After 20 years in the industry, Janni Younge still wants to continue to entertain young and old through her puppetry design and direction.
Ms Younge, 44, from Kenilworth, took an interest in puppets from a young age. “My parents gave me my first set of puppets when I was 6 years old,” she said.
Ms Younge said going to a Waldorf school in Constantia helped her to channel her creativity. She credits the work of South African puppeteer, William Kentridge, and French puppeteer, Phillipe Geanty, for inspiring her to follow her career path.
Ms Younge likes to distinguish her styles of puppet theatre, where Theatre for Young Audience(TYA) allows her to tell the stories that resonate with children today. “There is a new interest for treating TYA with great seriousness, because it’s a totally different audience, and at the same time you’re creating artwork for complete and intelligent human beings,” she said.
Ms Younge, who is a UCT graduate in fine arts, spent most of her career in puppet theatre for her Janni Younge Productions company, and she also worked at Handspring puppet company for four years, though now she is more focused on her own independent production company.
Her production company recently did a puppet theatre play for TYA, Lumka, which played at the Baxter at the end of March. It tells the tale of a three-year-old girl who was going to school for the first time, and her mum tidies her room and removes her favourite toy, Kiki , so she sets out on a quest to find her toy, and gets courage in the process.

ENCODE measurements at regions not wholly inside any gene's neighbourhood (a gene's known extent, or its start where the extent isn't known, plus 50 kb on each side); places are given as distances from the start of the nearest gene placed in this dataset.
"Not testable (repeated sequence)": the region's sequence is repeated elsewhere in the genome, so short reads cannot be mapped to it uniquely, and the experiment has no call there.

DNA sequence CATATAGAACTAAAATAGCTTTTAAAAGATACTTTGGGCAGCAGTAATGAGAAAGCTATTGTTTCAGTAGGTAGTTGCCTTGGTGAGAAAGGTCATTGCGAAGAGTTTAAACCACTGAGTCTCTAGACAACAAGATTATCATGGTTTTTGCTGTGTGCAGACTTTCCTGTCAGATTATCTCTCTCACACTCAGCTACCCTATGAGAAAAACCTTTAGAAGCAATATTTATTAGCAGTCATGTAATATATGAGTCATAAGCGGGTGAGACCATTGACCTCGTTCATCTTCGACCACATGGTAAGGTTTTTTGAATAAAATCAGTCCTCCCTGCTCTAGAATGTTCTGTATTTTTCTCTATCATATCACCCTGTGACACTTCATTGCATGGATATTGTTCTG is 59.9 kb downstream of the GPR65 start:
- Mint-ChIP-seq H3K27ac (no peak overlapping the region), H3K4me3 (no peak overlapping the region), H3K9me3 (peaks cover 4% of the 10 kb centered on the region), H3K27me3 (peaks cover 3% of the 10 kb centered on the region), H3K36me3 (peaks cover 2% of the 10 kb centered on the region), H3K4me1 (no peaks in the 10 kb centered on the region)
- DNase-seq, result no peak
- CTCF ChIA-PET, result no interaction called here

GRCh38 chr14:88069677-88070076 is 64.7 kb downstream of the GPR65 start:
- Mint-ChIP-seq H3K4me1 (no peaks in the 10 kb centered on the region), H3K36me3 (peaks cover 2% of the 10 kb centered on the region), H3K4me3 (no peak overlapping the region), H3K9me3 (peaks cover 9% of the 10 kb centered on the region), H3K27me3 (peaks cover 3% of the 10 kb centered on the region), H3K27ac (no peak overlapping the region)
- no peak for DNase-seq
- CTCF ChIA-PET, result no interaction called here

Ms Younge directed and produced the play, while Roshina Ratnam and Asanda Rilityana did the puppet choreography.
Her last production for an adult audience was Origins, which took place at the Magnet Theatre, and it told the story about a father’s relationship with his daughter.
The play’s choreography was done by Nkanyiso Kunene.
Ms Younge’s puppet work is not only for full puppet productions; she helped design the politically-incorrect Chester Missing puppet, where Conrad Koch does the puppetry work.
Her puppetry work also appeared in Tsotsi The Musical, where the baby puppet design played a big part of the play.
She won a Fleur du Cap award this year for best puppetry design in this play, and says it’s wonderful to be recognised in the category of best puppetry design.
“It’s so important for us in the creative profession, that people are recognising and seeing our work,” she said.
What was unique about her award, was that she was the only one nominated in that category.
Ms Younge says she wrote to the Fleur du Cap panel to try to persuade them to broaden the puppet category further, as there are more elements that contribute to puppet theatre.
“They can also include best puppet performance and other visual aspects of production,” she said.
Ms Younge says even though there are more people using visual media and puppets in theatre, there are still not enough puppet theatre productions going on in one year in Cape Town.
“I am working hard to shift that, and next year we should be able to see a full set of nominations in that category,” she said.
Apart from creating story narratives for puppet productions, Ms Younge is responsible for building her own puppet creations with a team of people at her residence in Kenilworth, but there are various challenges involved.
“Depending on the size of production, we may need people with a technical and mechanical know-how to assist, and I will call on people to do things that I don’t specialise in,” she said.
Ms Younge still enjoys doing her puppet theatre, and she will take her production of Lumka to the Dragstein province of Russia at the end of May, and in October, her production of Origins will play in Moscow, Russia.